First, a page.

Skip Navigation
small NCES header image

Table 1.  Number and percentage of public primary schools reporting incidents of crime that occurred at school, the number of incidents, and the rate of incidents per 1,000 students, by incident type and selected school characteristics: School year 2003–04—Continued (Return to Table 1)


School characteristic Theft3   Other incidents4
Number of schools Percent of schools Number of incidents Rate per 1,000 students   Number of schools Percent of schools Number of incidents Rate per 1,000 students
All public schools  14,544 30 35,519 2   24,751 51 78,275 4
                   
Enrollment size                   
Less than 300  3,708 30 7,204 3   5,488 44 11,308 4
300–499  4,207 24 9,291 1   8,933 52 23,450 3
500–999  5,945 34 15,918 1   9,346 53 35,824 3
1,000 or more  683 50 3,106 2   983 73 7,694 5
                   
Urbanicity                   
City  4,478 33 11,337 2   7,856 58 30,324 4
Urban fringe  5,101 30 11,731 1   8,724 52 27,018 3
Town  1,032 20 2,242 1   2,590 51 6,707 3
Rural  3,933 30 10,209 2   5,580 42 14,227 3
                   
Crime level where students live5                   
High  1,999 50 5,532 3   2,674 67 14,305 7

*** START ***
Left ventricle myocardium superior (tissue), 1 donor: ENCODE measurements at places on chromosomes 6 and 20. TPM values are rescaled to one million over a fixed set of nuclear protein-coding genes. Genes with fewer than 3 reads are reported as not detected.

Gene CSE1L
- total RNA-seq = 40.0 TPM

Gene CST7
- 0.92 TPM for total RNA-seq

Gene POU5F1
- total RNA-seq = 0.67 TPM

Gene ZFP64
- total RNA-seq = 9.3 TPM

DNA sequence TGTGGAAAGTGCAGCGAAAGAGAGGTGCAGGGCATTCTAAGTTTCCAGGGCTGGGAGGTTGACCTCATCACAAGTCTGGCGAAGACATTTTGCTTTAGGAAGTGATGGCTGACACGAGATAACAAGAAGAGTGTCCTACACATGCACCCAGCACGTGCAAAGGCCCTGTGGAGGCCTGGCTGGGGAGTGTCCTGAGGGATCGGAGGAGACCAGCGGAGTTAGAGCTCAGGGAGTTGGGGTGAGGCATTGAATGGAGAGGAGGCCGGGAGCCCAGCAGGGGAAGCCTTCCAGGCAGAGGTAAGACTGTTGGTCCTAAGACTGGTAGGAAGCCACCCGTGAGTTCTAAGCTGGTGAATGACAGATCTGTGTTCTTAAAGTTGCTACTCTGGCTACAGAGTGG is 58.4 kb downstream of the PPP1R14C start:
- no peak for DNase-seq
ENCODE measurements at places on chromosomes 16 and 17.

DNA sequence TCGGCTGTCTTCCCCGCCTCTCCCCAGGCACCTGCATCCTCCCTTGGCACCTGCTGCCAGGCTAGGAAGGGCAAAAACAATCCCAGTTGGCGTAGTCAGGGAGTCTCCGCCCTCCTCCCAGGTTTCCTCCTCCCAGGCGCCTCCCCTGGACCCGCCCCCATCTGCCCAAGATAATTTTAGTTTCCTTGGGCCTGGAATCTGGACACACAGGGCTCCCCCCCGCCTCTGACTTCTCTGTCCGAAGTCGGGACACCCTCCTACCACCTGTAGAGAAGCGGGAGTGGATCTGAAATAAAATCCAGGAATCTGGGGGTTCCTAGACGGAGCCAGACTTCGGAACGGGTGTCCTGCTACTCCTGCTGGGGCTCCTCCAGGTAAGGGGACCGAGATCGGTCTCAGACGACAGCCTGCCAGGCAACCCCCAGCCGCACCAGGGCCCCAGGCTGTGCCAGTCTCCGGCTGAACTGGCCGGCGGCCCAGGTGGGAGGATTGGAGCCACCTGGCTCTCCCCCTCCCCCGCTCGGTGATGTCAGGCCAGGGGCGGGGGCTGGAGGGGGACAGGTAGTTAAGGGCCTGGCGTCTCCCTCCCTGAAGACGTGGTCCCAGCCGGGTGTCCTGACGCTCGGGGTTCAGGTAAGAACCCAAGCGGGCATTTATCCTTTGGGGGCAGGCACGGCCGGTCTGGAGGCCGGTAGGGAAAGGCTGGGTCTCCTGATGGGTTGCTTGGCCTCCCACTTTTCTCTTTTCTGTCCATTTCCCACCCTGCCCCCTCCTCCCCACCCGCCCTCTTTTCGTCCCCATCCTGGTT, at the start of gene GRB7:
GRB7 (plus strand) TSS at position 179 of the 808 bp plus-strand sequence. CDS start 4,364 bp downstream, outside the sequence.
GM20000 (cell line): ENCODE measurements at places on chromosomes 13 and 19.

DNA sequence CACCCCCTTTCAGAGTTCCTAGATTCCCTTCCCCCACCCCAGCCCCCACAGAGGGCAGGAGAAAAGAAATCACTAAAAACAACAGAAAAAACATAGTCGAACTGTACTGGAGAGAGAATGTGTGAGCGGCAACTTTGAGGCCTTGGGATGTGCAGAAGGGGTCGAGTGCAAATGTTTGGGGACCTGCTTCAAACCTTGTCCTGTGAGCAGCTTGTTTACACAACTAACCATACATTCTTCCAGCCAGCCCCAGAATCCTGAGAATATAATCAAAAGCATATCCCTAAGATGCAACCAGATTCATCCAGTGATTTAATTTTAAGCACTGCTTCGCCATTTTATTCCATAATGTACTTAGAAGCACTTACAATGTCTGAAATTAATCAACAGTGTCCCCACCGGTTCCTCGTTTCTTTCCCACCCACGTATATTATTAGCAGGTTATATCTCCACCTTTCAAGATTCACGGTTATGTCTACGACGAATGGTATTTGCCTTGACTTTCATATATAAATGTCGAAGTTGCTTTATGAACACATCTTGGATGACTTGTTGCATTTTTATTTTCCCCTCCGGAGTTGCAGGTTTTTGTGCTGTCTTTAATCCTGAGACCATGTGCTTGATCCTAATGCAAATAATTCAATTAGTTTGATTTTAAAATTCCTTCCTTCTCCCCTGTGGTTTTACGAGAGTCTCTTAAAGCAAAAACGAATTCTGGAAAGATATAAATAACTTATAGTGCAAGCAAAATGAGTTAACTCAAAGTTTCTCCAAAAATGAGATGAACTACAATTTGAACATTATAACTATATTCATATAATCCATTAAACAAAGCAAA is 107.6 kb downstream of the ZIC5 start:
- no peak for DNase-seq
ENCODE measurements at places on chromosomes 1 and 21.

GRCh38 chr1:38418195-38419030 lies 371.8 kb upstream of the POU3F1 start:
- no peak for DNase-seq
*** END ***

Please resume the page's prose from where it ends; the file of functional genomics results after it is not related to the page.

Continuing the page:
Moderate  2,976 33 9,992 2   5,156 57 18,997 4
Low  7,668 26 15,958 1   13,058 45 36,255 3
Mixed  1,901 29 4,038 1   3,864 59 8,719 3
                   
Percent minority enrollment6                   
Less than 5 percent  2,367 26 6,722 2   4,395 48 12,320 4
5 to 20 percent  3,089 26 7,192 1   5,715 48 13,249 3
20 to 50 percent  2,983 27 7,146 1   5,359 49 16,818 3
50 percent or more  5,826 37 13,908 2   8,672 55 33,087 4
                   
Percent of students eligible for free or reduced-price lunch                   
0–20 percent  2,742 25 5,554 1   5,433 49 13,455 3
21–50 percent  4,191 26 11,587 2   7,596 48 23,578 3
More than 50 percent  7,611 35 18,379 2   11,722 53 41,242 4
                   
Percent of students below 15th percentile on standardized tests                   
0–5 percent  3,782 25 9,594 1   7,417 48 20,026 3
6–15 percent  6,223 30 13,867 2   10,423 51 32,570 3
More than 15 percent  4,539 35 12,058 2   6,912 53 25,679 4
                   
Percent of students likely to attend college                   
0–35 percent  5,311 33 12,592 2   8,602 53 32,198 4
36–60 percent  4,408 32 12,223 2   7,173 52 21,348 3
More than 60 percent  4,824 26 10,705 1   8,976 48 24,729 3
                   
Percent of students who consider academic achievement important                   
0–25 percent  1,461 35 3,894 2   2,452 59 10,916 6
26–50 percent  3,398 33 9,669 2   5,116 49 18,128 4
51–75 percent  4,884 36 11,629 2   7,130 53 21,390 3
More than 75 percent  4,801 23 10,327 1   10,053 48 27,841 3
                   
Percent male enrollment                   
0–44 percent  837 26 1,434 1   1,214 38 3,415 3
45–55 percent  10,578 27 24,852 1   19,983 51 64,290 3